Background Image
Show me

Lessons for 21st century leadership

James Petter

James Petter, managing director UK/Ireland at EMC, discusses the business leader’s approach to risk, innovation and technology

Finding strong business leaders has always been a challenge. It takes a unique combination of skill and personality to take the top job. Indeed, we’ve recently seen many examples of the consequences of poor leadership, BlackBerry’s swift decline was linked to reports of infighting at its executive level, unsettling its ability to compete. 

Yet of course it is the CEO who can have the most profound transformative impact on a business. Look at Angela Ahrendts, the former Burberry chief who recently announced her departure to Apple and was credited with making Burberry a global powerhouse. It will be interesting to see how the Apple’s new senior vice president will fair in a company that has had a relatively tough year since Steve Job’s passing. 

What many of these CEOs are contending with is a very real and immediate sense of market disruption. Whether this is through regulation, market consolidation and/or technology, businesses are being forced to undergo substantial change in order to keep or grow their market position, against a backdrop of limited growth.

Pioneering leaders are needed to ensure organisations stay ahead and this requires real insight into the subtleties of the market place and a radar for what’s coming next. CEOs therefore need a head for dealing with the risk that comes hand-in-hand with innovation and change, the courage to make those decisions, the teams to implement them, and, of course, some luck to make it through. 
A new report I developed alongside a panel of CXOs – EMC Leader 2020 – describes the context of this change, with over two thirds of CXOs being disrupted by technology, new market entrants and regulation. In this context, clear and decisive leadership is the order of the day. Indeed, 85% of CXOs claim they’re ready to embrace change, yet over half report they find it hard to handle, which becomes problematic for the CEO.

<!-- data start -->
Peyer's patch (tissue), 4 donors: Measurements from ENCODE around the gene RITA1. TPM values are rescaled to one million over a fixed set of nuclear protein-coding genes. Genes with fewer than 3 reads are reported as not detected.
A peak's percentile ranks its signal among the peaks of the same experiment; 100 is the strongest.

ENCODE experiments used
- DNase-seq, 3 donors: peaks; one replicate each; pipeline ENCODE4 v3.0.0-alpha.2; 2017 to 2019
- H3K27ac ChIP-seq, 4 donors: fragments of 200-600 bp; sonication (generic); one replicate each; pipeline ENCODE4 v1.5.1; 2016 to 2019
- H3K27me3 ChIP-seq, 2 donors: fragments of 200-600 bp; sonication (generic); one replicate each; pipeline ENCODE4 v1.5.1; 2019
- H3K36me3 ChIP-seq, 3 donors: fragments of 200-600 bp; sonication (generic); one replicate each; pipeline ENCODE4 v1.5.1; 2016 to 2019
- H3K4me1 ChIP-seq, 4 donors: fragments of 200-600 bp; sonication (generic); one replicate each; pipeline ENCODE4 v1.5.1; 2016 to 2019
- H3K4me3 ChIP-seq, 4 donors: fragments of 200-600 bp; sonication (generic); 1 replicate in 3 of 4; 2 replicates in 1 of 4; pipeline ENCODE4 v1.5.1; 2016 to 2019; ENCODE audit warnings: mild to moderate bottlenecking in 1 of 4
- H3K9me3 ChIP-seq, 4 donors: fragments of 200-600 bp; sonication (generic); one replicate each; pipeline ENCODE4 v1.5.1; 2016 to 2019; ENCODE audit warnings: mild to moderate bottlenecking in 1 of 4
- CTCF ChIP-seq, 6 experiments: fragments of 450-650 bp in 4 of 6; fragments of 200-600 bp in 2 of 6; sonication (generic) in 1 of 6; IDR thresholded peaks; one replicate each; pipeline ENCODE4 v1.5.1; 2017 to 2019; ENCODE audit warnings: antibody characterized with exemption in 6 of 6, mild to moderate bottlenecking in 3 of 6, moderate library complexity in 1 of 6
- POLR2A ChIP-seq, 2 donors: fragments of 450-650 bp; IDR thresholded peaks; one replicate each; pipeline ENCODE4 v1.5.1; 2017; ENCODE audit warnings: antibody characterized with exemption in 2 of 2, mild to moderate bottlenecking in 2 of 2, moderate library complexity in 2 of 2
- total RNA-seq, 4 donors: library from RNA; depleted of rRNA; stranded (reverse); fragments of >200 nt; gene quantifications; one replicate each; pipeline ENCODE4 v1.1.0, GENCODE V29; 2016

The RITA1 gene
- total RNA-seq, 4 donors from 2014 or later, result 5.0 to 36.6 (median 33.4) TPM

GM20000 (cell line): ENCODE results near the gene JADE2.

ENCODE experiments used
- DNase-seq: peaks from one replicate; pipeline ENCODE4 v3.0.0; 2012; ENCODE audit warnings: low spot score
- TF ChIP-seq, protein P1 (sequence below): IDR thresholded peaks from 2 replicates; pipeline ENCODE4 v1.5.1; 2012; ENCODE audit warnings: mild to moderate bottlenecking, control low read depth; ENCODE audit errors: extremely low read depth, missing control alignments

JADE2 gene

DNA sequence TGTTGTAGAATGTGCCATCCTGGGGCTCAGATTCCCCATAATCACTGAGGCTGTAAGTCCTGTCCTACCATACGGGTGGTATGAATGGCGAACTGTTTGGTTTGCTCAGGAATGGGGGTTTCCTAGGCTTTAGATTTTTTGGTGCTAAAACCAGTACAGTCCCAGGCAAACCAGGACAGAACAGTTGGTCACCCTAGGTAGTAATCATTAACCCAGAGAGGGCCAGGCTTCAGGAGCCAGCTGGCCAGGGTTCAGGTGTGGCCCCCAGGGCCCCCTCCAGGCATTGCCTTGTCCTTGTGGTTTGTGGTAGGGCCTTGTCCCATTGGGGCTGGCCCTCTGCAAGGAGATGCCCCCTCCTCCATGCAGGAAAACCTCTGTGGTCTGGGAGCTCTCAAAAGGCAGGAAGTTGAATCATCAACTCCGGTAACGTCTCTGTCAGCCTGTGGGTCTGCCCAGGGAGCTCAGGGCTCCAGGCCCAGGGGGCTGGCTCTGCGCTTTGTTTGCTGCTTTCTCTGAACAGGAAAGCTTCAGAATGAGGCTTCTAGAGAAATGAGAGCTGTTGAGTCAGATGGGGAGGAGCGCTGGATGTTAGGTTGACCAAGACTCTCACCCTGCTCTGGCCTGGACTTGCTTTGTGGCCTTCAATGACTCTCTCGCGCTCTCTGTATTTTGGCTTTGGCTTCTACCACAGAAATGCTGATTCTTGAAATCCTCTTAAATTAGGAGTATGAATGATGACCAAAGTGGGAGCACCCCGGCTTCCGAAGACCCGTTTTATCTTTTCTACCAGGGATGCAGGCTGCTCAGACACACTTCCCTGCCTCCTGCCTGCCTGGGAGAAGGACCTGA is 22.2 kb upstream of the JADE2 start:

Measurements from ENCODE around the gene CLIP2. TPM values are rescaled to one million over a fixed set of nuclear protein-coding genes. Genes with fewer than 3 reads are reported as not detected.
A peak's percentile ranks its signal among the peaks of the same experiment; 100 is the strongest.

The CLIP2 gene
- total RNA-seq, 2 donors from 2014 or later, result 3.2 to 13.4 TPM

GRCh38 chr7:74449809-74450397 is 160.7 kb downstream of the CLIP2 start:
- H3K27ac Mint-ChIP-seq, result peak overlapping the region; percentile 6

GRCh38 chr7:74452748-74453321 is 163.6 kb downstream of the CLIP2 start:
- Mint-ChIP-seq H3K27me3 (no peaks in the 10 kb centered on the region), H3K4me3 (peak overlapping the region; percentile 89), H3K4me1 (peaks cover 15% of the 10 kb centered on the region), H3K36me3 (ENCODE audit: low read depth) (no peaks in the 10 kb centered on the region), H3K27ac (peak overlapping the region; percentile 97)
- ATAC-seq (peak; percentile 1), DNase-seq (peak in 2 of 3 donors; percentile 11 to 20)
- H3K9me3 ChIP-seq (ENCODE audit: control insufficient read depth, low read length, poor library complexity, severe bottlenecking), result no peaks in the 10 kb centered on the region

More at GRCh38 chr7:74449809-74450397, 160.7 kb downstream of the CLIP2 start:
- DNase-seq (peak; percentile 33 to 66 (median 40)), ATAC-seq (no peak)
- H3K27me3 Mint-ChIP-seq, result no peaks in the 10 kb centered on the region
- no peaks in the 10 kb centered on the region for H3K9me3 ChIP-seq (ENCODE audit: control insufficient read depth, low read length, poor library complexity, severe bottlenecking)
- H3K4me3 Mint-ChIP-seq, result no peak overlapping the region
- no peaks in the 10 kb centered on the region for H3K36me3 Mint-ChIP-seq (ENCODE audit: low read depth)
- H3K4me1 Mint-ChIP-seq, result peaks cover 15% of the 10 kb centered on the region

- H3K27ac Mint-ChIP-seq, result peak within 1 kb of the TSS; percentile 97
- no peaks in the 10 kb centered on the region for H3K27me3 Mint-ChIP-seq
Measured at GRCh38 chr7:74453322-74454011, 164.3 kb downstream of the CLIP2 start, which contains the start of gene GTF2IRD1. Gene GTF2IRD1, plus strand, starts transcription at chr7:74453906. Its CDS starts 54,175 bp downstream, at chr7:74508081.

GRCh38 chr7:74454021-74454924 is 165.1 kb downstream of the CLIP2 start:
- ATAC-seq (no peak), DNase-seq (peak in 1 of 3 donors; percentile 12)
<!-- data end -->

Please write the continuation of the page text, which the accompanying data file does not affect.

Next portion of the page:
A big part of this problem is ‘analysis paralysis’, a significant focus on consensus, analysis and data gathering that slows the decision making process. Despite the fact that most organisations recognise the need for major change, 99% of CXOs said that their senior management team’s inability to make decisions is caused by it to some degree.

However, a business must change or it will stagnate and this is why leaders have no choice but to evolve or die. The challenge for modern CEOs is to build a culture of innovation that is both top-down and bottom-up, drawing on the broadest possible pool of talent in a business’ ecosystem. Whether this comes from a company’s own staff, its partners, and subsidiaries, or even further afield. 

The CEO needs to nurture innovation and therefore develop a leadership team that will encourage change and allow staff to try new things. However, business leaders also need to find the right balance between providing a clear governance framework and giving staff free reign. 
Another challenge for the CEO is the inability to keep up with the accelerated changes brought about by rapid technology developments. 84% of CXOs felt that their senior management team needed a better grasp of their sectors technologies and 50% said they were ‘rooted in the past’. Fewer than half build technology skills into succession planning, and yet clearly this is something that needs to be accounted for as companies look to compete. 

Fundamentally, business leadership pressures are starker than ever before. Many CEOs have clearly been unable to meet the ambitious terms of their engagements, and deliver the turnarounds in challenging and changing markets. Yet, there are a number of successful CEOs setting an example. Our own CEO, Joe Tucci, has found a structure for change and growth that has seen EMC go from strength to strength. However, it is in the structures and culture they’ve created that demonstrates their leadership. Nokia and BlackBerry are both seeing out 2013 as shadows of their former selves, on the market for fractions of their all-time highs. They won’t be the last to vanish from the markets in the years ahead.


Add a comment